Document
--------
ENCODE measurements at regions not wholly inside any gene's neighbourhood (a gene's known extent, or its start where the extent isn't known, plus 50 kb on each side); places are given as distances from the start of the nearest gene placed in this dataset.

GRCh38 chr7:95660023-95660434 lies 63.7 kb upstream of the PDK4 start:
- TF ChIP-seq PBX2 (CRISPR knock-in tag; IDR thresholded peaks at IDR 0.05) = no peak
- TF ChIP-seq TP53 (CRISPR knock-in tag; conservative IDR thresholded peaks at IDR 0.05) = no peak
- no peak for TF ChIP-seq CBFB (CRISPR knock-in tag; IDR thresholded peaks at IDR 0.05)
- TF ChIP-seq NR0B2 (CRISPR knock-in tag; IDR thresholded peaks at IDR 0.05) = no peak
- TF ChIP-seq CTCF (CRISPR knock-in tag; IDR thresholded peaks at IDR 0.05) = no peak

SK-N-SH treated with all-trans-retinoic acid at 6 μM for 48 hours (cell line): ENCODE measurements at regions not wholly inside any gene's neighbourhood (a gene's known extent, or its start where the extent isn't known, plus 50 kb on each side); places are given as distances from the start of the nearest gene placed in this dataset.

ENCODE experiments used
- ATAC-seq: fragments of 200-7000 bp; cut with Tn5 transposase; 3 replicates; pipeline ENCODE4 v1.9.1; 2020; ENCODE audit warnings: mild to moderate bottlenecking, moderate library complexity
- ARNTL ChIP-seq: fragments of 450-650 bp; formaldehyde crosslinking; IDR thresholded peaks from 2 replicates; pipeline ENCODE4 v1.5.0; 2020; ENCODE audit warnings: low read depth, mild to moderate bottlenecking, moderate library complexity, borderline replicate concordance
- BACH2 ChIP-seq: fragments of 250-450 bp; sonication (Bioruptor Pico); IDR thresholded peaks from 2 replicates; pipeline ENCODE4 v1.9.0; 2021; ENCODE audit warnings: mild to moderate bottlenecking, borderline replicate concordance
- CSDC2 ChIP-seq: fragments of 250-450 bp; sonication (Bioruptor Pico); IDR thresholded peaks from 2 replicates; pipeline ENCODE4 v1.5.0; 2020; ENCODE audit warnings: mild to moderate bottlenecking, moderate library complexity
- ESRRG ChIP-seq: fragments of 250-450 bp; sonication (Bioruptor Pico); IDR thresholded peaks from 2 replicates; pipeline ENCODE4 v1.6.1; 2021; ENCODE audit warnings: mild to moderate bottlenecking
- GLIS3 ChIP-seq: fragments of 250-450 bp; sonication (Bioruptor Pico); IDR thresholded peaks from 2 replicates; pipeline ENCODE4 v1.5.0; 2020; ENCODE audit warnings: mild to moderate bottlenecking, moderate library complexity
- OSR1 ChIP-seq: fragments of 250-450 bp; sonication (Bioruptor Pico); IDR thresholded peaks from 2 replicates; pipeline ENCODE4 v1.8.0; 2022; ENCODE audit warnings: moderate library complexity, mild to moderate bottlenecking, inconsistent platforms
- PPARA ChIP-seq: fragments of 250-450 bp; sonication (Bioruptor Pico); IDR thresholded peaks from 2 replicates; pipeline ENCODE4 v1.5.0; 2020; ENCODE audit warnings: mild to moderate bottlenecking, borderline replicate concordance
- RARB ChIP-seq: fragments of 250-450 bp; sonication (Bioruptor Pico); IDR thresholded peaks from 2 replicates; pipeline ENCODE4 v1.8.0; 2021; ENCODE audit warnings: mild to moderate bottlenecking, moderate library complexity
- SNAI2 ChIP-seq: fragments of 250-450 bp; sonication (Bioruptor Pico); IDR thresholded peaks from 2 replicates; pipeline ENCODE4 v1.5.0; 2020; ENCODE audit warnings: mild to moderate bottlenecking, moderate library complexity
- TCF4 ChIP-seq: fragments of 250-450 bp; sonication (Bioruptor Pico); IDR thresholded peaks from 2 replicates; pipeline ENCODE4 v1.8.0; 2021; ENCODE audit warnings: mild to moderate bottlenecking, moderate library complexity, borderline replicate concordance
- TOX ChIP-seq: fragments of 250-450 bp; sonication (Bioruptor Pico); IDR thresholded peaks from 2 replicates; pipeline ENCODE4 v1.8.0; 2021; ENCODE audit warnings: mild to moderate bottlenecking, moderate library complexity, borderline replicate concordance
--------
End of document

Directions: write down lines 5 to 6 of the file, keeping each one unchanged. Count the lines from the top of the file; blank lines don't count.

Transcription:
- no peak for TF ChIP-seq CBFB (CRISPR knock-in tag; IDR thresholded peaks at IDR 0.05)
- TF ChIP-seq NR0B2 (CRISPR knock-in tag; IDR thresholded peaks at IDR 0.05) = no peak